Han, Y., Lü, D., Rao, R., and Wang, Y.: Determination of the complex refractive indices of aerosol from aerodynamic particle size spectrometer and integrating nephelometer measurements, Appl. Opt., 48, 4108–4117, https://doi.org/10.1364/AO.48.004108, 2009.
Hand, J. L. and Kreidenweis, S. M.: A New Method for Retrieving Particle Refractive Index and Effective Density from Aerosol Size Distribution Data, Aerosol Sci. Tech., 36, 1012–1026, https://doi.org/10.1080/02786820290092276, 2002.
Hänel, G.: Real part of mean complex refractive index and mean density of samples of atmospheric aerosol particles, Tellus, 20, 371–379, https://doi.org/10.3402/tellusa.v20i3.10016, 1968.
Hu, M., Peng, J., Sun, K., Yue, D., Guo, S., Wiedensohler, A., and Wu, Z.: Estimation of size-resolved ambient particle density based on the measurement of aerosol number, mass, and chemical size distributions in the winter in Beijing, Environ. Sci. Technol., 46, 9941–9947, https://doi.org/10.1021/es204073t, 2012.
Knutson, E. O. and Whitby, K. T.: Aerosol classification by electric mobility: apparatus, theory, and applications, J. Aerosol Sci., 6, 443–451, https://doi.org/10.1016/0021-8502(75)90060-9, 1975.
Kuang, Y., Zhao, C. S., Tao, J. C., and Ma, N.: Diurnal variations of aerosol optical properties in the North China Plain and their influences on the estimates of direct aerosol radiative effect, Atmos. Chem. Phys., 15, 5761–5772, https://doi.org/10.5194/acp-15-5761-2015, 2015.
Kuang, Y., Zhao, C. S., Tao, J. C., Bian, Y. X., and Ma, N.: Impact of aerosol hygroscopic growth on the direct aerosol radiative effect in summer on North China Plain, Atmos. Environ., 147, 224–233, 2016.
Levoni, C., Cervino, M., Guzzi, R., and Torricella, F.: Atmospheric aerosol optical properties: a database of radiative characteristics for different components and classes, Appl. Opt., 36, 8031–8041, 1997.
Lide, D. R.: Handbook of Chemistry and Physics, 86th Edition Edited(National Institute of Standards and Technology), J. Am. Chem. Soc., 128, 5585–5585, https://doi.org/10.1021/ja059868l, 2006.
Liu, H. J., Zhao, C. S., Nekat, B., Ma, N., Wiedensohler, A., van Pinxteren, D., Spindler, G., Müller, K., and Herrmann, H.: Aerosol hygroscopicity derived from size-segregated chemical composition and its parameterization in the North China Plain, Atmos. Chem. Phys., 14, 2525–2539, https://doi.org/10.5194/acp-14-2525-2014, 2014.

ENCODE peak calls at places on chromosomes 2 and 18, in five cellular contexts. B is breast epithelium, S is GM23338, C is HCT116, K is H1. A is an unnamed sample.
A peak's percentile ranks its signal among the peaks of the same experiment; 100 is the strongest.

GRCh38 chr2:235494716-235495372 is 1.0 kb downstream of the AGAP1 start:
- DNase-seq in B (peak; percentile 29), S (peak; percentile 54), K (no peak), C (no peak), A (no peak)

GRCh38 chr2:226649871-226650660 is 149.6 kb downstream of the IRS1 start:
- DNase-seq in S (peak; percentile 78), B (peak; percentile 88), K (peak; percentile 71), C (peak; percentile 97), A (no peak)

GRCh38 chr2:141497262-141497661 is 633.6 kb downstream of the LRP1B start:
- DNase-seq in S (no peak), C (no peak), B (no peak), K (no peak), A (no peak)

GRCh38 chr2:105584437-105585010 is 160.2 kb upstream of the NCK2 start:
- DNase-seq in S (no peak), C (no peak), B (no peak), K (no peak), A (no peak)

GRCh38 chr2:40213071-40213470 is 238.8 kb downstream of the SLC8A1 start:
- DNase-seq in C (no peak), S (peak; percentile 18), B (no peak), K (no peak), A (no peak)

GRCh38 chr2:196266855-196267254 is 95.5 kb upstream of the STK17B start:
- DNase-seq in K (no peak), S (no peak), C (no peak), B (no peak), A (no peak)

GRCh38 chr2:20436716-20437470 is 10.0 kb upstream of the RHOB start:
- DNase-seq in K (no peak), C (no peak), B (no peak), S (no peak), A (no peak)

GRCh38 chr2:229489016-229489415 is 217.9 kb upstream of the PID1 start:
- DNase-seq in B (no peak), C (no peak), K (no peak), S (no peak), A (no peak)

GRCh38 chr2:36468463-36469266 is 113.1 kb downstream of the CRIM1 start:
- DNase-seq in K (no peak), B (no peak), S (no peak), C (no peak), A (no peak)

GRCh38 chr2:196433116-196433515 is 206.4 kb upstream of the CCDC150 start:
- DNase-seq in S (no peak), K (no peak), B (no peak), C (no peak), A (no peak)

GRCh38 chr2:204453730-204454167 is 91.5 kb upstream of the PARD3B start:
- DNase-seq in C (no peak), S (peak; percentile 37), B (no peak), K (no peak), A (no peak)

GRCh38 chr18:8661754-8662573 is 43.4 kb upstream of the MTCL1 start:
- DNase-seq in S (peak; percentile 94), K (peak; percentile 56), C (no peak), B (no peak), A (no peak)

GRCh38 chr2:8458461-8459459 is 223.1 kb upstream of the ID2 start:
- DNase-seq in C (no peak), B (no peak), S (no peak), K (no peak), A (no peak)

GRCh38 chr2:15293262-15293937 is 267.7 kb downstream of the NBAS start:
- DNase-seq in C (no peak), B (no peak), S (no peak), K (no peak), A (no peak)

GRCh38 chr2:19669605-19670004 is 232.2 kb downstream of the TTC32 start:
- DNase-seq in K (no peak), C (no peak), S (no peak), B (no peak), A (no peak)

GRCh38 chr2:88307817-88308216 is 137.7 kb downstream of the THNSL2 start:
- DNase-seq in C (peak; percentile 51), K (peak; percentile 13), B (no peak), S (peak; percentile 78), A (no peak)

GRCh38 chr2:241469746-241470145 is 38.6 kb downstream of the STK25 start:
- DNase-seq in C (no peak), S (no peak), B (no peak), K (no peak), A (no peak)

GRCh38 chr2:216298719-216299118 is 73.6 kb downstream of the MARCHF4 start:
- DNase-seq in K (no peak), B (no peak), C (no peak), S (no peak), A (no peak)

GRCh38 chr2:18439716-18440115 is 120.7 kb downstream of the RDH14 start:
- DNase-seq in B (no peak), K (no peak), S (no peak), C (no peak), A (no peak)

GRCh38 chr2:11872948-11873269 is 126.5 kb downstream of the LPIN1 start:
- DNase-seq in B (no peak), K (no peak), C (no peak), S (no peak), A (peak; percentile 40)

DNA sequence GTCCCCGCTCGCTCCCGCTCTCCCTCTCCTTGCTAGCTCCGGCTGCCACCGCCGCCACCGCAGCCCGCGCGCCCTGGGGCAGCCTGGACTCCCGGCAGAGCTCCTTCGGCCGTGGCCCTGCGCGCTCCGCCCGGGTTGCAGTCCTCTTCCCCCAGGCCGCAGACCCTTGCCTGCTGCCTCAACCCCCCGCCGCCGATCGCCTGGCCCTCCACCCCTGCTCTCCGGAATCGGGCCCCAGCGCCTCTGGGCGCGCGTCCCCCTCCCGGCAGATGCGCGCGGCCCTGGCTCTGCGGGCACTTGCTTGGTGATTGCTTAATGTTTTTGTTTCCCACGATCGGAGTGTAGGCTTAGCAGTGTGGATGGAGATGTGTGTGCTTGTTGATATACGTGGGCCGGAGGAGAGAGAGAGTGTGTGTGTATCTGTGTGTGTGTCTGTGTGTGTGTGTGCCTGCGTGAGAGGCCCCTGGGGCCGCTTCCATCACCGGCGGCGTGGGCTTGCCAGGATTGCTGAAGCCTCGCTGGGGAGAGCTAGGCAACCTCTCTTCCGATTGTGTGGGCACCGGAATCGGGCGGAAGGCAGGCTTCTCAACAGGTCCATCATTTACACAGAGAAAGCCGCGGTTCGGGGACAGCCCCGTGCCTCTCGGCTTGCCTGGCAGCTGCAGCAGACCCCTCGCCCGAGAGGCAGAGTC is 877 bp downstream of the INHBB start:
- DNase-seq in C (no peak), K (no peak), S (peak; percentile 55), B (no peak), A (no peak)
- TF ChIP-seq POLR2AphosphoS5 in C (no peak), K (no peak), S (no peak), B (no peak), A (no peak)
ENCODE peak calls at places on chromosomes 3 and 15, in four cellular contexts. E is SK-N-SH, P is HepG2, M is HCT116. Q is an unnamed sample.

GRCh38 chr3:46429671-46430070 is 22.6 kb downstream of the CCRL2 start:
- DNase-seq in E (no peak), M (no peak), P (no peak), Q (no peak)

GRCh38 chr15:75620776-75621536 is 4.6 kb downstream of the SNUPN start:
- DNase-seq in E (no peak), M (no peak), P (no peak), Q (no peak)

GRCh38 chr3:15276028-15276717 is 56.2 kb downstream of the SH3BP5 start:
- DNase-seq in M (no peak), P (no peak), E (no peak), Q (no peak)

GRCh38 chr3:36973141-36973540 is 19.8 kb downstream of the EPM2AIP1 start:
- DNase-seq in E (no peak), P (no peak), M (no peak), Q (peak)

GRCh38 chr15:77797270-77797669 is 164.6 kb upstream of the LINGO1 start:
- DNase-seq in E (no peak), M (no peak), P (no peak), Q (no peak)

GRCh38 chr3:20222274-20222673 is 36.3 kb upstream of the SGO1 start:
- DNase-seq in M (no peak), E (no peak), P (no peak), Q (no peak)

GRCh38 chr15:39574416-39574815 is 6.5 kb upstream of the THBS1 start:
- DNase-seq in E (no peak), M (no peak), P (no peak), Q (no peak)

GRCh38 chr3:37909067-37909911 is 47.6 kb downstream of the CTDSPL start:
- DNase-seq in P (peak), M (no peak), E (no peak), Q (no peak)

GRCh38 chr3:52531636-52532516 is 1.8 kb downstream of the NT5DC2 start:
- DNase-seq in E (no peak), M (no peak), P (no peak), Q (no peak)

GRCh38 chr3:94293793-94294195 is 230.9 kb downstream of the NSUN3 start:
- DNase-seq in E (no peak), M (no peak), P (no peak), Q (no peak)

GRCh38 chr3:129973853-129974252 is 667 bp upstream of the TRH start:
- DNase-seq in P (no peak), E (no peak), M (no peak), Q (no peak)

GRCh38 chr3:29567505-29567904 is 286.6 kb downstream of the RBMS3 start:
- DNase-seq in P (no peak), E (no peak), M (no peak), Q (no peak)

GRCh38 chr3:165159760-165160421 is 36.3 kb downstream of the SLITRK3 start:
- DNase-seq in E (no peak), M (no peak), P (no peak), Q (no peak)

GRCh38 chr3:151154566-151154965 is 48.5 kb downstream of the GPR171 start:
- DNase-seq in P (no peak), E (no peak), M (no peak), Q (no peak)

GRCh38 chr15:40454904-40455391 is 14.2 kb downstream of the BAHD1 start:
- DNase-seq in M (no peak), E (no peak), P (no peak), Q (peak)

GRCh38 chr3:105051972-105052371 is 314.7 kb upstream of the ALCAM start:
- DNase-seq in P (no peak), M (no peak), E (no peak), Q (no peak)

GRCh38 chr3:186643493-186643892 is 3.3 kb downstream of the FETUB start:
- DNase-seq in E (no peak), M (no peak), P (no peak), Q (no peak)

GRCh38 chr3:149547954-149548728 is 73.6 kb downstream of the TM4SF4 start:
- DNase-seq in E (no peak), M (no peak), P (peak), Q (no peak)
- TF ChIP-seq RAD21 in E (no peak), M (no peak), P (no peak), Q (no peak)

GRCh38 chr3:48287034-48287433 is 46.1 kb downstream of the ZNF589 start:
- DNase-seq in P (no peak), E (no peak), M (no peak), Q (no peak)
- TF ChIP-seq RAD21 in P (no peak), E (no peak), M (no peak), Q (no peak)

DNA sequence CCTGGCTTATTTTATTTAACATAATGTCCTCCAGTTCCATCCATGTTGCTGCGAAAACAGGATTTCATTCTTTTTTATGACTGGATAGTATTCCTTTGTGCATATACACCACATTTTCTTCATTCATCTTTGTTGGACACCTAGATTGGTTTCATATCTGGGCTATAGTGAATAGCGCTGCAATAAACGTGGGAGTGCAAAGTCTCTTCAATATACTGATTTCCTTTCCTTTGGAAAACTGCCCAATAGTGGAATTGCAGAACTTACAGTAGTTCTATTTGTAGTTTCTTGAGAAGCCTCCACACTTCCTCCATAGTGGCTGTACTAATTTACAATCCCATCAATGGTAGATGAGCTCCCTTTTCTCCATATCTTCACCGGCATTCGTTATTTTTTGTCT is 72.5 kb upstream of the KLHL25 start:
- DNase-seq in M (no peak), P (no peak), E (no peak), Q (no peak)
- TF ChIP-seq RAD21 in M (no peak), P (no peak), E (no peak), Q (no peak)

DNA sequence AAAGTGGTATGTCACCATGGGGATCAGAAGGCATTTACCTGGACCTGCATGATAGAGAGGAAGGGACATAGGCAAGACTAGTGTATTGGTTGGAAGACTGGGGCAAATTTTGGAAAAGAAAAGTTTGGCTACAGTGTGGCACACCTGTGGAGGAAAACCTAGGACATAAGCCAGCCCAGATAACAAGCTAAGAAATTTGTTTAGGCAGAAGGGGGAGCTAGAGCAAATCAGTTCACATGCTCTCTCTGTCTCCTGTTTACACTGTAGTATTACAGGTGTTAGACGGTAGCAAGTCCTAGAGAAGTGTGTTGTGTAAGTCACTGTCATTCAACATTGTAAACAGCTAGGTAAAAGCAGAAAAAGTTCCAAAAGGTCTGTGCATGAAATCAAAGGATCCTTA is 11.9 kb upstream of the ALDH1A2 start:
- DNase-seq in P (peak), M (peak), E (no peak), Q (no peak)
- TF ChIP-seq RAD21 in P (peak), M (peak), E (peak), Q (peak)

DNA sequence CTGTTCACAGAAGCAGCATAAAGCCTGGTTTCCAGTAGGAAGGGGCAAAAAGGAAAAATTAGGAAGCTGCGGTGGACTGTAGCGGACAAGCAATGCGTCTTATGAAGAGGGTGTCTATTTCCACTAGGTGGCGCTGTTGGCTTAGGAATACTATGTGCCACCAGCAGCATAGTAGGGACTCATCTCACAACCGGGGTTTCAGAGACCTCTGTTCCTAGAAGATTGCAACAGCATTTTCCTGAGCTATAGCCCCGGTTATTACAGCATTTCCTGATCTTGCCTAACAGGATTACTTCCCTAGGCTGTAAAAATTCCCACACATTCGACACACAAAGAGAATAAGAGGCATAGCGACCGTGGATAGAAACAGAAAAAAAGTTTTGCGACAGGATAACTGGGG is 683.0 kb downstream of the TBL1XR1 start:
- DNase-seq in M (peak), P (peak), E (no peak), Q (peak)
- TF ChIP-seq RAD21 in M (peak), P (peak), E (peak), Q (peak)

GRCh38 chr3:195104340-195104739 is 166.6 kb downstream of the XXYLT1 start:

Liu, Y. and Daum, P. H.: Relationship of refractive index to mass density and self-consistency of mixing rules for multicomponent mixtures like ambient aerosols, J. Aerosol Sci., 39, 974–986, https://doi.org/10.1016/j.jaerosci.2008.06.006, 2008.
Ma, N., Zhao, C. S., Nowak, A., Müller, T., Pfeifer, S., Cheng, Y. F., Deng, Z. Z., Liu, P. F., Xu, W. Y., Ran, L., Yan, P., Göbel, T., Hallbauer, E., Mildenberger, K., Henning, S., Yu, J., Chen, L. L., Zhou, X. J., Stratmann, F., and Wiedensohler, A.: Aerosol optical properties in the North China Plain during HaChi campaign: an in-situ optical closure study, Atmos. Chem. Phys., 11, 5959–5973, https://doi.org/10.5194/acp-11-5959-2011, 2011.
Moise, T., Flores, J. M., and Rudich, Y.: Optical properties of secondary organic aerosols and their changes by chemical processes, Chem. Rev., 115, 4400–4439, 2015.
Müller, T., Laborde, M., Kassell, G., and Wiedensohler, A.: Design and performance of a three-wavelength LED-based total scatter and backscatter integrating nephelometer, Atmos. Meas. Tech., 4, 1291–1303, https://doi.org/10.5194/amt-4-1291-2011, 2011.
Peng, J., Hu, M., Guo, S., Du, Z., Zheng, J., Shang, D., Levy Zamora, M., Zeng, L., Shao, M., Wu, Y.-S., Zheng, J., Wang, Y., Glen, C. R., Collins, D. R., Molina, M. J., and Zhang, R.: Markedly enhanced absorption and direct radiative forcing of black carbon under polluted urban environments, P. Natl. Acad. Sci. USA, 113, 4266–4271, https://doi.org/10.1073/pnas.1602310113, 2016.
Qiao, K., Wu, Z., Pei, X., Liu, Q., Shang, D., Zheng, J., Du, Z., Zhu, W., Wu, Y., Lou, S., Guo, S., Chan, C. K., Pathak, R. K., Hallquist, M., and Hu, M.: Size-resolved effective density of submicron particles during summertime in the rural atmosphere of Beijing, China, J. Environ. Sci., 73, 69–77, https://doi.org/10.1016/j.jes.2018.01.012, 2018.